The decline of the blackpoll warbler

  • <p>JAMES HIRTLE PHOTO</p><p>A northern mockingbird spotted on Sandy Hollow Road Dec. 30, 2022.</p>
  • <p>JAMES HIRTLE PHOTO</p><p>A house sparrow spotted in Lunenburg Jan. 1.</p>
  • <p>JAMES HIRTLE PHOTO</p><p>A red-bellied woodpecker eating away in Lunenburg Dec. 30, 2022.</p>

The blackpoll warbler is a bird that I get to see every year, usually in the fall, as they are moving through in migration.

Last year I missed this species altogether. I was concerned that something might be happening that I was not aware of.

The blackpoll warbler traverses the Western Hemisphere in migration twice per year. Blackpoll warblers are among the most abundant warblers within their vast breeding range.

This range includes New England to the maritime provinces and across the continent to Alaska. I read that the population is crumbling with a loss of 90 per cent in the last 50 years.

We still have 10s of millions of blackpolls, but once the population was hundreds of millions. We have lost three billion breeding birds in North America since 1970. More than 80 per cent of those losses were migratory birds

I've finalized the results for the Lunenburg Christmas Bird Count that took place Dec. 30. The count had 31 field participants and nine feeder watchers. Temperatures ranged from -1 C to 7 C. Winds were from the southwest from nine-to-12 km. per hour SW.

It was very foggy in the morning and afternoon, making it difficult to count birds in the water or flying overhead. Time spent at feeders was 21 hours, 39.25 hours were spent on foot with 48.23 kms. traversed, time spent driving was 32.5 hours with 358.80 kms. driven and 8.25 hours were spent on bike with 25.07 kms. covered. Owling consisted of three hours and 50 kms.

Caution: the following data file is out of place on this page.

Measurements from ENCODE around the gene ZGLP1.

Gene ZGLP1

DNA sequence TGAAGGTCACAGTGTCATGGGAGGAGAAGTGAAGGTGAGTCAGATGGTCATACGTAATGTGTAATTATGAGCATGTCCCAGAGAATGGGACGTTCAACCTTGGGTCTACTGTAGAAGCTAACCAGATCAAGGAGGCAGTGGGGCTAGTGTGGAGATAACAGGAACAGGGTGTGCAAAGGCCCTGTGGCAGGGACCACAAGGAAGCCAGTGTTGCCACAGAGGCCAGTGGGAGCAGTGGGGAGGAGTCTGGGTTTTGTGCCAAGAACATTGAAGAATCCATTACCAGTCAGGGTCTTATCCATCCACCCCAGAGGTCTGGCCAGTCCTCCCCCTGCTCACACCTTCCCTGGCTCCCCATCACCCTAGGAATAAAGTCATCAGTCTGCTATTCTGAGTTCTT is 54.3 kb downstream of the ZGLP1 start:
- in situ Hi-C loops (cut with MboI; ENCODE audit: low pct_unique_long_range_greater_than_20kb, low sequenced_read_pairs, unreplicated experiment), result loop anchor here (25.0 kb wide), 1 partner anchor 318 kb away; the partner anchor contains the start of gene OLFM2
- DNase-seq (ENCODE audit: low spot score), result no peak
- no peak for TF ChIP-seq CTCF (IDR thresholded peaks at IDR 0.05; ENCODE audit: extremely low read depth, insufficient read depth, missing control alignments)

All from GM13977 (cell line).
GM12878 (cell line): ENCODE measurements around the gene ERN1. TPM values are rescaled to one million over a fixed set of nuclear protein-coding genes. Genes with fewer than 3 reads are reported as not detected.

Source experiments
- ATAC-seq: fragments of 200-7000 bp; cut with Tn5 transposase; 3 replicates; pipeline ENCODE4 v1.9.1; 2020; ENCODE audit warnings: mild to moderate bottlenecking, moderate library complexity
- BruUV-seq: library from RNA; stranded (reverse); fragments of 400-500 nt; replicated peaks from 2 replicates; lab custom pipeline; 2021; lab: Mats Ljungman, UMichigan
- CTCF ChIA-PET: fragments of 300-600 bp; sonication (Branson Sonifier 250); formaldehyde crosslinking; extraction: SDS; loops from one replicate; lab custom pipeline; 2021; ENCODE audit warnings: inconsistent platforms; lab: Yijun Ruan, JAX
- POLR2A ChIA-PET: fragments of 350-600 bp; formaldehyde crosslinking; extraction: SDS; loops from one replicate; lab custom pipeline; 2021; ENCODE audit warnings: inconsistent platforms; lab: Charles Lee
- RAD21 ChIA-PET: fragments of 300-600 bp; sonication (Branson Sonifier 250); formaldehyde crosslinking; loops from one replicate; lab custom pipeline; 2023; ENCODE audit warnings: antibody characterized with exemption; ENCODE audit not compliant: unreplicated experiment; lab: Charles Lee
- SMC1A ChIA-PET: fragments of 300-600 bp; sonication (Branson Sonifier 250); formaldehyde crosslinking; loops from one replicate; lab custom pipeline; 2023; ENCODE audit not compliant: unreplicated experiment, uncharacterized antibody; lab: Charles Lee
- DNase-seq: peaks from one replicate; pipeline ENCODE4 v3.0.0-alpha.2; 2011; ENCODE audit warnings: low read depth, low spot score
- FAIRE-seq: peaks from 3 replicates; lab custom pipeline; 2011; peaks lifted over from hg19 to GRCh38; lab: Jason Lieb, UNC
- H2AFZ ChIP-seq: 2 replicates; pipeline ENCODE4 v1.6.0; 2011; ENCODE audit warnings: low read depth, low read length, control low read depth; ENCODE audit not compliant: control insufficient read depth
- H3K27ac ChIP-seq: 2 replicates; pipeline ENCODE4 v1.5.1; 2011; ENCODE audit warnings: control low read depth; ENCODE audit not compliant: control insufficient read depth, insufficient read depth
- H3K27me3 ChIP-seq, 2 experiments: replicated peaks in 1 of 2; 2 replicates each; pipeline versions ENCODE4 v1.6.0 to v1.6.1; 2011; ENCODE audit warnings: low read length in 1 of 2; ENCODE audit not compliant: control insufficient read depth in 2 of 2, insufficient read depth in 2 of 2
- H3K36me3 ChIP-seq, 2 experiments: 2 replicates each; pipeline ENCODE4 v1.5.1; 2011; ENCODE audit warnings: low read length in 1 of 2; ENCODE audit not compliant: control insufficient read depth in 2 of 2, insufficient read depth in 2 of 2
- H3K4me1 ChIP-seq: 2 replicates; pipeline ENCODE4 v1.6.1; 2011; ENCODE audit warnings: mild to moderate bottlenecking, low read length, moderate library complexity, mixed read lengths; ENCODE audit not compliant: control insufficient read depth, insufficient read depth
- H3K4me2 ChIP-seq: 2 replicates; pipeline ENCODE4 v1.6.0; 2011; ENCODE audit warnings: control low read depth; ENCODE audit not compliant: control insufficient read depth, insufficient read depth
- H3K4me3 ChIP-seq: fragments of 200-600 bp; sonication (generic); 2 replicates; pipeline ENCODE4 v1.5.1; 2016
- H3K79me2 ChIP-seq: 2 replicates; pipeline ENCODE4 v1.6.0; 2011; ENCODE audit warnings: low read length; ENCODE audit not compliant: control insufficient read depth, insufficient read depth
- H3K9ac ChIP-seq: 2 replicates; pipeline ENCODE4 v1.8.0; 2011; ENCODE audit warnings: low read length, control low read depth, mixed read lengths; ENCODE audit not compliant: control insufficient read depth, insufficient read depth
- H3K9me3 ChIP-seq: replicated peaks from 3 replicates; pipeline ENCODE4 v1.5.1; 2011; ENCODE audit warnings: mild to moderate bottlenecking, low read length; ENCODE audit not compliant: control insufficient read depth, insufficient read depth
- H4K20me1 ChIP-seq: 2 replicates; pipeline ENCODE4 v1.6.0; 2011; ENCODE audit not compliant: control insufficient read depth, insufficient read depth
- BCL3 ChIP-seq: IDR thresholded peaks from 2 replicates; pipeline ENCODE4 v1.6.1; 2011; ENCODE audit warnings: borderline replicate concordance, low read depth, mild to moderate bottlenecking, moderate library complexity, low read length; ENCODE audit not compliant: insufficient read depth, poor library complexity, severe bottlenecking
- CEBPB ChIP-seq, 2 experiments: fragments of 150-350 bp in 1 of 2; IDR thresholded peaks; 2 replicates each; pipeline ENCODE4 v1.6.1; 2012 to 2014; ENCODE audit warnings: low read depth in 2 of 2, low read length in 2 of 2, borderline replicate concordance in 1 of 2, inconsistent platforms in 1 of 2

The total number of species on count day was 87, with three species during count week, which were American coot, ring-necked duck and common yellowthroat.

High counts were for 854 Canada geese, 60 green-winged teal, six double-crested cormorants, three razorbills, nine northern saw-whet owls, 339 blue jays, 102 red-breasted nuthatches, and 72 northern cardinals.

These numbers either matched or exceeded previous counts. Low counts were for one white-winged scoter, six common goldeneyes, seven great cormorants, one sharp-shinned hawk, one red-bellied woodpecker, one gray jay, one gray catbird, one pine grosbeak and one common redpoll. These numbers either matched or were lower than previous counts. One new species never seen on this count before was a white-crowned sparrow.

Ron Hrushowy of Garden Lots reported a sharp-shinned hawk. Marg Millard of White Point also had one of these birds. Marg still has a chipping sparrow.

On Jan. 4, Lise Bell located a northern pintail at Broad Cove and she had seven pine siskins at her feeders on Bush Island. I was glad to see a dovekie on the Lahave River in LaHave on Jan. 14. Christine Curry, who lives on the west side of Louis Head let me know that gray jays showed up there about six years ago and that she now is seeing them regularly. She hopes that the group will continue to flourish.

On Jan. 9 Jake Walker found an American coot at the New Minas Sewage Lagoons. On Jan. 10 Mike MacDonald reported a snowy egret at Clam Point and Logan Moore had a hermit thrush at Highland Heights Road, both on Cape Sable Island.

Angela MacDonald found a palm warbler Jan. 11 near Wine Harbour. On the same day Ervin Olsen located a rare common ringed plover at Sunday Point Beach. Mark Dennis reported a clay-coloured sparrow at Chebogue Point.

On Jan. 12 he saw six eastern bluebirds along Wyman's Road in Yarmouth and a yellow-bellied sapsucker at Drumlins Hill Landing on Cape Sable Island. Jan. 13 produced a common gull for him at Clark's Harbour.

On Jan. 15, a great egret was found at The Guzzle on Cape Sable Island by Wade Ross. Other birds of interest were a gray catbird at Lower Argyle located by Richard Donaldson. Jake Walker had a snow goose at Eaves Hollow in the Valley and there were a few reports of glaucous gulls and brown-headed cowbirds.

You may reach me at (902) 693-2174 or email jrhbirder@hotmail.com

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